Unfortunately there are a couple of fairly significant sticks in the mud. Firstly, the reality of being behind the wheel of this thing just isn’t that illuminating, especially where the engines are concerned. The main reason that Land Rover has replaced the chassis is to accommodate its pledge to electrify its entire range in some way by 2020. That means there’ll be a plug-in hybrid Discovery Sport at some stage, but for the time being all versions bar the basic 150PS diesel FWD manual get a mild hybrid system. In a nutshell it’s a big battery - 48v - that harvests energy from deceleration and uses it to boost the engine a bit, improving performance and economy.

Nice idea, but the two versions of the Sport that we tried – the D180 diesel and the P200 petrol – both returned disappointing fuel economy for us (in the twenties) across 100-150 miles each of driving on varying road types. The outgoing Sport currently achieves a 35.8mpg Honest John Real MPG average across the range, for reference. Still, Jaguar Land Rover’s four-cylinder petrol and diesel engines are gradually becoming quieter and more refined with each passing application. They remain a little course though, and in both cases fairly torque deficient; the sense that the Discovery Sport is a little too heavy for its engine is prevalent in both the D180 and P200, but more so in the latter.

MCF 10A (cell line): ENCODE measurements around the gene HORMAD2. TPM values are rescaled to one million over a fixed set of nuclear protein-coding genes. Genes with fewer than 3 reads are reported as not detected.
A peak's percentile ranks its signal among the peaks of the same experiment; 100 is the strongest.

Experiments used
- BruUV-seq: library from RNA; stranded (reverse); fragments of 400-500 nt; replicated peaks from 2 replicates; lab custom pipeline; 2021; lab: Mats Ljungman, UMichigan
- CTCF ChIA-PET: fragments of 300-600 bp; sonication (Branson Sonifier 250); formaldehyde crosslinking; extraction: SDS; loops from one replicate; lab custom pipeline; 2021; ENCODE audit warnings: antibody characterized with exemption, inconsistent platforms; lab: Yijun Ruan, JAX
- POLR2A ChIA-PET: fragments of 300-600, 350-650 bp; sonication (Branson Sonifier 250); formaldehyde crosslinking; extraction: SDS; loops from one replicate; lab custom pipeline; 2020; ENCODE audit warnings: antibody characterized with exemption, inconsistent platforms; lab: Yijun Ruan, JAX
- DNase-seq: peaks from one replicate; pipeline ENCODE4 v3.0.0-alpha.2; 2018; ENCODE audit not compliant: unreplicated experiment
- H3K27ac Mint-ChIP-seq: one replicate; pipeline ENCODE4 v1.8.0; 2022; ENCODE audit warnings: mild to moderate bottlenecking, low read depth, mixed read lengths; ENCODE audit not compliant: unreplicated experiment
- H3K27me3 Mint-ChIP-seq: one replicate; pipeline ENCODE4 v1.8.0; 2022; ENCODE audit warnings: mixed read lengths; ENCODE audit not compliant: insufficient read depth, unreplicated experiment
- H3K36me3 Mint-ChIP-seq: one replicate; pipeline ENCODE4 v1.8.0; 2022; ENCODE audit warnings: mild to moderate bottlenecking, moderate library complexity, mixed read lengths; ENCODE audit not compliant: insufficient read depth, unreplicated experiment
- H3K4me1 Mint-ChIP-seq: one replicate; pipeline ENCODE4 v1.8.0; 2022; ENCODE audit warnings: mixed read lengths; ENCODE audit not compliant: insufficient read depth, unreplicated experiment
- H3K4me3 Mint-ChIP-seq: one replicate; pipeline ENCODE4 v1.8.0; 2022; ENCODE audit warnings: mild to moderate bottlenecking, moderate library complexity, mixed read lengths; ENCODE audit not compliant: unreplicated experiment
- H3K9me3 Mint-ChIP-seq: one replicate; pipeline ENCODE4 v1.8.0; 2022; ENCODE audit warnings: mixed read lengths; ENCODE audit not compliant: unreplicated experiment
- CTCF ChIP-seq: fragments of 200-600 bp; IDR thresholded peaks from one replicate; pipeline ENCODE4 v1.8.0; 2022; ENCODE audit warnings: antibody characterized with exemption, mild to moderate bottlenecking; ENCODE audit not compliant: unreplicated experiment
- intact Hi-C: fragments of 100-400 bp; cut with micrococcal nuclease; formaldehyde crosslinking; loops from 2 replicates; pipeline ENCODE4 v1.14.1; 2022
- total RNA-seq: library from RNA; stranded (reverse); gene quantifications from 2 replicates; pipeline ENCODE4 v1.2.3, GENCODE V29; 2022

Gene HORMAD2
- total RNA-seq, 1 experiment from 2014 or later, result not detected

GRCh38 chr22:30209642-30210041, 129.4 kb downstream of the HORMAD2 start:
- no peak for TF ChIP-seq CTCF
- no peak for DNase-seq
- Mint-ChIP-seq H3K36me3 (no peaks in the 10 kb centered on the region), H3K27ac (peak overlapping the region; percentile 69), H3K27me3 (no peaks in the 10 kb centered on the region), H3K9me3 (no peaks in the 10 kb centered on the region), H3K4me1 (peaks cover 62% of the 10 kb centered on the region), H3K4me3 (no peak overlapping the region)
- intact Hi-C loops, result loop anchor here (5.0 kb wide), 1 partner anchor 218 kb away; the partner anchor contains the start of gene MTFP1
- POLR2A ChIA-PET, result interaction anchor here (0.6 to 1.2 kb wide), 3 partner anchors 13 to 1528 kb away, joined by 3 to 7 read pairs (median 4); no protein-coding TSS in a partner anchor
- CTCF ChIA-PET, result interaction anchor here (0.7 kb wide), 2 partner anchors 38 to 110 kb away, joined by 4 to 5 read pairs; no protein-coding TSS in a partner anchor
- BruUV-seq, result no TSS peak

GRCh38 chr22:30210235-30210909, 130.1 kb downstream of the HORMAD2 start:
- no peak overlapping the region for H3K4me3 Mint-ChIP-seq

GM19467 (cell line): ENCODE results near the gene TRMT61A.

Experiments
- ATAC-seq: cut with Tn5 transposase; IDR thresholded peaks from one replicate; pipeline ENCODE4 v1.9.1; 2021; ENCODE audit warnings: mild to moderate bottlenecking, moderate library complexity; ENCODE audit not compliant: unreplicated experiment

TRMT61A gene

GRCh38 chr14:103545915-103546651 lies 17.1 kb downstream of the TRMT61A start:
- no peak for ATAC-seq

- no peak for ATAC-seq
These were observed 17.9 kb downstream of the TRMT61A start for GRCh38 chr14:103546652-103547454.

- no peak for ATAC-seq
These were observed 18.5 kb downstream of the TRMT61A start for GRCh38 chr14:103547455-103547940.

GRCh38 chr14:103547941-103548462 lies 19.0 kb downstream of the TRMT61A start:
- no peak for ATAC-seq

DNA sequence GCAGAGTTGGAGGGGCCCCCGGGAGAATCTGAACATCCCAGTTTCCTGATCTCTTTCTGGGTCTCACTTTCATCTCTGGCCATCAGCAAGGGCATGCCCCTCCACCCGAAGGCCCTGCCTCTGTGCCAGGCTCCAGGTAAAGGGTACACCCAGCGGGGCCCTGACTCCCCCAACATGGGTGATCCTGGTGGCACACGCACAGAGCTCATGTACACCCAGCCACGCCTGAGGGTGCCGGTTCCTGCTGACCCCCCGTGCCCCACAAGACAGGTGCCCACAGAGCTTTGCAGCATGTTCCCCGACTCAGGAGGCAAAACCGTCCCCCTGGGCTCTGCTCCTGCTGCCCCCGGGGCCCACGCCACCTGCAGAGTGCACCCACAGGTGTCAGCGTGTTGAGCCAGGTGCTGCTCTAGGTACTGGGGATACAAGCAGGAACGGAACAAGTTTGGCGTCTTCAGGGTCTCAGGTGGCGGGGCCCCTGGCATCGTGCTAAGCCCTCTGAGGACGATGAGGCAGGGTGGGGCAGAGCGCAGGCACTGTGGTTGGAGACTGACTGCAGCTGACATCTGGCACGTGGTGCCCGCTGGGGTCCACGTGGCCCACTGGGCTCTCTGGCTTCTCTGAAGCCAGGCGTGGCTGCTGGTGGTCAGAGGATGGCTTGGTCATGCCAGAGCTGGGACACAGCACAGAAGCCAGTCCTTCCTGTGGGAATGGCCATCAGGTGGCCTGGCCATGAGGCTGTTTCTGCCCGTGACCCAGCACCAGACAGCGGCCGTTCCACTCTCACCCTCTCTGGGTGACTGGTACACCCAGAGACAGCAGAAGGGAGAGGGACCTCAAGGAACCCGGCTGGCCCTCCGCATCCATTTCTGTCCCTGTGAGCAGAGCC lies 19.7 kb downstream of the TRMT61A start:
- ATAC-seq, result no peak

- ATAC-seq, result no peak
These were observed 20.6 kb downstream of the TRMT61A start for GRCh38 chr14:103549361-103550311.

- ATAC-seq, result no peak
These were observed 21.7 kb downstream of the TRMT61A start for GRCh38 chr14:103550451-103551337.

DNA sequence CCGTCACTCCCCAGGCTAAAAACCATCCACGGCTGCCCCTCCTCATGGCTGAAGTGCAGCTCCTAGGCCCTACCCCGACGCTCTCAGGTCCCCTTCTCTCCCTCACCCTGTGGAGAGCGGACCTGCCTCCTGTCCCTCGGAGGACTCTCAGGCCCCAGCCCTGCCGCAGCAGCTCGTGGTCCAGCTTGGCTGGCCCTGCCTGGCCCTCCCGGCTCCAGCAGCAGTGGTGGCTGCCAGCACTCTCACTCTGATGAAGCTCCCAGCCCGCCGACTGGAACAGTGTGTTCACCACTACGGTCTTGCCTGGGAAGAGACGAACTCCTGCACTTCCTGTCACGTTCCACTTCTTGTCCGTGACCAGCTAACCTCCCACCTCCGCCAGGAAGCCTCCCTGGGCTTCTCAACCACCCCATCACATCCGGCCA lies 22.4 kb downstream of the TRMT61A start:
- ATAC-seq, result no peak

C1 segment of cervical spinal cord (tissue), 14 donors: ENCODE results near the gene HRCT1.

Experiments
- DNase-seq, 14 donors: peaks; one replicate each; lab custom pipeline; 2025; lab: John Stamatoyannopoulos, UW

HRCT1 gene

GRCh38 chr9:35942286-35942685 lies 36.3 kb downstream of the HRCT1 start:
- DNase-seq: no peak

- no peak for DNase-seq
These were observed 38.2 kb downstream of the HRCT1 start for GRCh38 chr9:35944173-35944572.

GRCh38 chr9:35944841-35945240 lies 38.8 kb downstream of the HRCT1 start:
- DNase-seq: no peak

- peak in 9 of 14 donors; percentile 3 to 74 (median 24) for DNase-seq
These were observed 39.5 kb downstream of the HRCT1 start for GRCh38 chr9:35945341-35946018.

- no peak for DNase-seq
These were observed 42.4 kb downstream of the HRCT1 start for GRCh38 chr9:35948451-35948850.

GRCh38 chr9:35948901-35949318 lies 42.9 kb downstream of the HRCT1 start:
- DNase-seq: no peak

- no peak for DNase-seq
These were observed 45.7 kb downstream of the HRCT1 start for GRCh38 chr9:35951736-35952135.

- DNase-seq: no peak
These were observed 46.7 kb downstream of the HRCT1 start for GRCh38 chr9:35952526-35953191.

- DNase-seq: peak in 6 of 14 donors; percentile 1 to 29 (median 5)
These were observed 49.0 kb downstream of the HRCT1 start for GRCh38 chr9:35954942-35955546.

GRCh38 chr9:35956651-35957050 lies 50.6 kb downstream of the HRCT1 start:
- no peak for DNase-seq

We prefer the diesel to the petrol – strangely, they seem pretty much on par in noise terms at the lower end of the rev range – and most buyers will find driving either version in gentle fashion perfectly agreeable. The nine-speed automatic transmission is reticent to kick down but it's smooth enough, and the Sport’s ride quality is definitely on the luxurious side – if anything allowing too much body roll, albeit that’s a necessity of the car’s brilliant off-road ability. And although wind noise can be an issue around the pillars, it’s no worse than anything else with this sort of upright bulk.

Ultimately, and to perhaps state the obvious, what you need from your SUV-shaped car will determine how appealing the Discovery Sport is. There’s no doubt that its off-road ability is unmatched in this class – it wades deeper than the outgoing Defender, for example, and would easily get to the top of that mountain in Russia quicker than Rocky did – and it packs seven-seat space into a thing that doesn’t feel too bulky. It’s also perfectly adequate to drive and to look at.

The issue is that most buyers don’t care about the off-road stuff and can find any number of SUVs with higher ostensible quality, more interesting interiors and a more interesting driving experience – and for a lower price. It doesn’t necessarily feel any nicer or better put together than a Kia Sorento, a car that will give you seven seats (should you need them) and for many thousands of pounds cheaper than this. 

And so while the Discovery Sport is certainly improved and remains impressive enough to stay appealing, it remains a car with too many caveats to wholeheartedly recommend.

It's on sale now priced from £31,575.